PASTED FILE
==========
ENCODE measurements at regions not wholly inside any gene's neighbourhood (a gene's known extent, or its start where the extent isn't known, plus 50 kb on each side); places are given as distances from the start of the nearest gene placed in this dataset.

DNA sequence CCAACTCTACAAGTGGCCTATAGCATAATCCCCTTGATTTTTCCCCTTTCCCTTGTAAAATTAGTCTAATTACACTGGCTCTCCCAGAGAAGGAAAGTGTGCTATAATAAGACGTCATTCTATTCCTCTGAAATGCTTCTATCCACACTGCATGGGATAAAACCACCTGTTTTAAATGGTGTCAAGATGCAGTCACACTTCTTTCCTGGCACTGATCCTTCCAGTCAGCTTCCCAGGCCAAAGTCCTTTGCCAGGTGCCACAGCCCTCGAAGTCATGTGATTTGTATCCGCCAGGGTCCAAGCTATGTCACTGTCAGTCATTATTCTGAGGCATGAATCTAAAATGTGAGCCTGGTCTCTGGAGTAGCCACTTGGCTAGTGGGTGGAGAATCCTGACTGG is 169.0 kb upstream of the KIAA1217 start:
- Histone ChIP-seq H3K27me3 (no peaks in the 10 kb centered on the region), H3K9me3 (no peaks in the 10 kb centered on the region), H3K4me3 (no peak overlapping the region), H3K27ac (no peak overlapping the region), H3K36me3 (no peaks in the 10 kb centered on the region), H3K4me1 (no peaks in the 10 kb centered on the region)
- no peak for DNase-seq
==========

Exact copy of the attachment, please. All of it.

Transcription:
ENCODE measurements at regions not wholly inside any gene's neighbourhood (a gene's known extent, or its start where the extent isn't known, plus 50 kb on each side); places are given as distances from the start of the nearest gene placed in this dataset.

DNA sequence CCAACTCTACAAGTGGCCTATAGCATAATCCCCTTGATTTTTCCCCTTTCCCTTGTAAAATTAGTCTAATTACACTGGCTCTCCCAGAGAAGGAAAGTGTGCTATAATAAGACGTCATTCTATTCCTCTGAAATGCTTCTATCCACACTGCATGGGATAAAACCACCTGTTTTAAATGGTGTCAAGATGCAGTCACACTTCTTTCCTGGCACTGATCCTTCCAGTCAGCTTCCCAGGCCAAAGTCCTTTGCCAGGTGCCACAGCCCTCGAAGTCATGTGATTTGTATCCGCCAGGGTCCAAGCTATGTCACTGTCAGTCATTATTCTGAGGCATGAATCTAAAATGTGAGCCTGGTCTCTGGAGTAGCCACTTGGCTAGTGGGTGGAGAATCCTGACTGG is 169.0 kb upstream of the KIAA1217 start:
- Histone ChIP-seq H3K27me3 (no peaks in the 10 kb centered on the region), H3K9me3 (no peaks in the 10 kb centered on the region), H3K4me3 (no peak overlapping the region), H3K27ac (no peak overlapping the region), H3K36me3 (no peaks in the 10 kb centered on the region), H3K4me1 (no peaks in the 10 kb centered on the region)
- no peak for DNase-seq